Illinois Reduces Food Waste With Homemade Tomato Sauce

The perfect tomato is one of the joys of summer. It’s perfectly round, with smooth bright red skin, and inside it is juicy and full of robust flavor. The Sustainable Student Farm at the University of Illinois at Urbana-Champaign grows hundreds of these beauties every season.

But the farm also grows thousands more tomatoes that — while still delicious — have imperfections like bug bites, uneven color, odd shape, or scarring. What is the fate of these “ugly” tomatoes? As of summer 2015, they’re being turned into Illinois “house-made” tomato sauce.

A partnership between the farm, the Department of Crop Science, the Department of Food Science and Human Nutrition’s Pilot Plant, Dining Services, and the Student Sustainability Committee (SSC) is making sure that every tomato grown on campus lives up to its potential as the signature taste of summer.

The house-made tomato sauce processing project is all about greater sustainability: using the Farm’s entire large annual tomato crop.

The Student Sustainable Farm grows thousands of pounds of fresh produce every growing season. The bulk of it is sold to University Housing’s Dining Services, and a smaller amount is sold at the Farm’s weekly stand on the Illinois Main Quad. The trouble is that peak harvest for tomatoes occurs in summer, when the large majority of students are away from campus and Dining’s grocery demand is lower. Despite Dining Services’ best efforts to use as many tomatoes as possible — even hiring extra hourly kitchen hands to dice tomatoes to make salsa and pico de gallo to freeze for the upcoming semester — it just couldn’t take on the roughly 9,000 pounds grown in 2014, said Carrie Anderson, Executive Chef for Residential Dining.

With Dining’s needs filled and no one interested in buying blemished tomatoes, a big portion of the Farm’s output was going to waste each year, said Farm Manager Matthew Turino. That represented a big investment in time, money, and resources just thrown into the garbage can. Not very sustainable.

The solution seemed clear: Make sure all tomatoes get used. Sauce seemed an easy solution because it can use blemished produce, requires relatively little processing, and can be made shelf-stable for use beyond the tomato-boom season.

With a two-part grant of $564,500 from SSC in 2013-14, the Department of Food Science and Human Nutrition’s Pilot Plant — a small-scale professional-grade food processing research facility — purchased several pieces of equipment to process the tomatoes into sauce. It delivered its first product to Dining Services in June 2015.

Watch one of the first batches of sauce being made:

Besides using tomatoes that would otherwise go to waste, the Plant has taken several extra steps to make the tomato sauce operation as sustainable as possible, said Brian Jacobson, Systems Analyst at the Pilot Plant. Workers there collect and recycle the water used to rinse tomatoes, and are experimenting with boiling the tomato juice under vacuum conditions to reduce the energy input needed to get the sauce to proper thickness. Recyclable plastic pouches are used to package the sauce. These pouches were selected not only for their recyclable nature, but also because the rolls of plastic film take up less space on a truck, allowing the handlers to fit more into one shipment, reducing carbon emissions.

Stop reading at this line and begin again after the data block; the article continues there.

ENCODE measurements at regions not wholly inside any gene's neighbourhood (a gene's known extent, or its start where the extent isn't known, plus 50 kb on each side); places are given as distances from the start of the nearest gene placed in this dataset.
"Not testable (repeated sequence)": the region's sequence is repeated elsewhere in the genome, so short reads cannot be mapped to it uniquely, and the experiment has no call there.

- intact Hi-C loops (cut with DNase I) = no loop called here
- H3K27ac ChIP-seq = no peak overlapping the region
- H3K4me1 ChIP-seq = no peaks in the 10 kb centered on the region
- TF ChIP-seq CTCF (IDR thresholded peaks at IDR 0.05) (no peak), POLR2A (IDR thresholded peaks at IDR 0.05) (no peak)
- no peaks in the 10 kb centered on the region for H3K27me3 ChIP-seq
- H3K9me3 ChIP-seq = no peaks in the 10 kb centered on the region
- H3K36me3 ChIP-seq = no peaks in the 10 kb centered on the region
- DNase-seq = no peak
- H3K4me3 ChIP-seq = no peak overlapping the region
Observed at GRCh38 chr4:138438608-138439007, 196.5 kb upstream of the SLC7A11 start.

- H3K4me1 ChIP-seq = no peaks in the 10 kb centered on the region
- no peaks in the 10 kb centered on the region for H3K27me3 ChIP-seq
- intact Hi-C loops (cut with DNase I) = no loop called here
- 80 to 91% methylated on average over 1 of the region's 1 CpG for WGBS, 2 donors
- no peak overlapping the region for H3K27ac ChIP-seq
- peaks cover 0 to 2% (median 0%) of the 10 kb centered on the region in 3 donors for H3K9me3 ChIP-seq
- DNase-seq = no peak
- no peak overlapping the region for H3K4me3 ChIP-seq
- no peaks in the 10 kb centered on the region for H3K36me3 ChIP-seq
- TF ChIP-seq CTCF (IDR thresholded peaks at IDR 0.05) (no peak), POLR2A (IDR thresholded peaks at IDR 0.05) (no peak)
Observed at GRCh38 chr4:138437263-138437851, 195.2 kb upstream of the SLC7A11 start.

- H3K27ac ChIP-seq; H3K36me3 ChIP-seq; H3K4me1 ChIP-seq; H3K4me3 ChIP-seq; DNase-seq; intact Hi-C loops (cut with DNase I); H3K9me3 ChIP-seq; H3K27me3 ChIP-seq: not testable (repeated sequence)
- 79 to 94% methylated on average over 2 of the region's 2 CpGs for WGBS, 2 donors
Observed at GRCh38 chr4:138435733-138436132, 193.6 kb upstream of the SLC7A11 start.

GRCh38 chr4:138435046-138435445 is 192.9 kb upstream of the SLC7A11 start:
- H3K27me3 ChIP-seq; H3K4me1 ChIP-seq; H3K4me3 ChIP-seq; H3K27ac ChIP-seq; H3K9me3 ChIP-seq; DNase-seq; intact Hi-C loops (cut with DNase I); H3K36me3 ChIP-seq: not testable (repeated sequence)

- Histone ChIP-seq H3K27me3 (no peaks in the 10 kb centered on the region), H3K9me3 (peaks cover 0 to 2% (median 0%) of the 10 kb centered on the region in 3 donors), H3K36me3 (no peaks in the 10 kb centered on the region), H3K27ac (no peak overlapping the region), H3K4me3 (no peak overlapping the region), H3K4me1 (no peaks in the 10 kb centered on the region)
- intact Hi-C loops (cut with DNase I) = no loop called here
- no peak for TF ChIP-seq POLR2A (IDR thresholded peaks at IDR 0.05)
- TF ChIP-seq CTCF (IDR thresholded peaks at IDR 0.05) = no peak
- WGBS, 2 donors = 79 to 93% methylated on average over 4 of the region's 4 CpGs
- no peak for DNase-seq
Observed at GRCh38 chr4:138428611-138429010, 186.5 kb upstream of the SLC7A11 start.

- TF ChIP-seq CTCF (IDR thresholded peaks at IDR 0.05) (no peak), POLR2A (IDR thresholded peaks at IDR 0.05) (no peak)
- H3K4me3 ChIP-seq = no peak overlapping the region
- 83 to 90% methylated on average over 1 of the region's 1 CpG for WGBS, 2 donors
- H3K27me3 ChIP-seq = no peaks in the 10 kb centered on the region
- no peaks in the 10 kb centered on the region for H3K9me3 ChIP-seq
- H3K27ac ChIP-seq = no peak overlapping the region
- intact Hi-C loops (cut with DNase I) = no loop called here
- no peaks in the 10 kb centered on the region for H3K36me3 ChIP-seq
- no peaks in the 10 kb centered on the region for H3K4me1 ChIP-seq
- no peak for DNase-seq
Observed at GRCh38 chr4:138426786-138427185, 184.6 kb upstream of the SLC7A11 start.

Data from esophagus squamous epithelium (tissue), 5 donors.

According to Anderson, the finished product is simply “amazing.”

“The flavor is bright, and it just tastes like tomato, you know? You don’t taste sugar or salt, and it doesn’t taste like ketchup. It’s a wonderful experience when you taste something and it tastes the way it’s supposed to taste,” she said.

Anderson has found ways to work the fresh tomato sauce into to many of the dining halls’ staple dishes, like pizza sauce and garden vegetable pasta sauce — as well as into new recipes like a tomato-based gazpacho soup.

The house-made tomato sauce was served throughout September in three Dining Halls: Ikenberry, Pennsylvania Avenue (PAR), and Illinois Street (ISR). In the future, the Farm may step up its tomato production so the supply will last longer.

“(Working with the Farm and the Pilot Lab) definitely creates a greater sense of community,” Anderson said. “ When it goes outside your walls into their space and sharing knowledge and ideas and creating things the students will consume, you feel as if you have greater purpose than just feeding people. You are supporting local food, you are involving your colleagues, you are giving the students and customers what they want — and doing it in a responsible way.”

— Olivia Harris, Communications Assistant